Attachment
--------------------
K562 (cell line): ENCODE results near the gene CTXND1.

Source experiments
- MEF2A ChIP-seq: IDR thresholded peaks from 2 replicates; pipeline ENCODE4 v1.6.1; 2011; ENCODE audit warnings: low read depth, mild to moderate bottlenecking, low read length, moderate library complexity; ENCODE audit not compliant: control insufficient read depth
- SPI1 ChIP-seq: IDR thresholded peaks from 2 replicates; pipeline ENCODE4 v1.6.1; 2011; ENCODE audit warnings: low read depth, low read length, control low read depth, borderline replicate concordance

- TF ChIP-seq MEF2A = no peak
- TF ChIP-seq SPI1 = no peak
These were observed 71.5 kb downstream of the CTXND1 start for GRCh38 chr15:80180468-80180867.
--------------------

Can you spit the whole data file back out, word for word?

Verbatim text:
K562 (cell line): ENCODE results near the gene CTXND1.

Source experiments
- MEF2A ChIP-seq: IDR thresholded peaks from 2 replicates; pipeline ENCODE4 v1.6.1; 2011; ENCODE audit warnings: low read depth, mild to moderate bottlenecking, low read length, moderate library complexity; ENCODE audit not compliant: control insufficient read depth
- SPI1 ChIP-seq: IDR thresholded peaks from 2 replicates; pipeline ENCODE4 v1.6.1; 2011; ENCODE audit warnings: low read depth, low read length, control low read depth, borderline replicate concordance

- TF ChIP-seq MEF2A = no peak
- TF ChIP-seq SPI1 = no peak
These were observed 71.5 kb downstream of the CTXND1 start for GRCh38 chr15:80180468-80180867.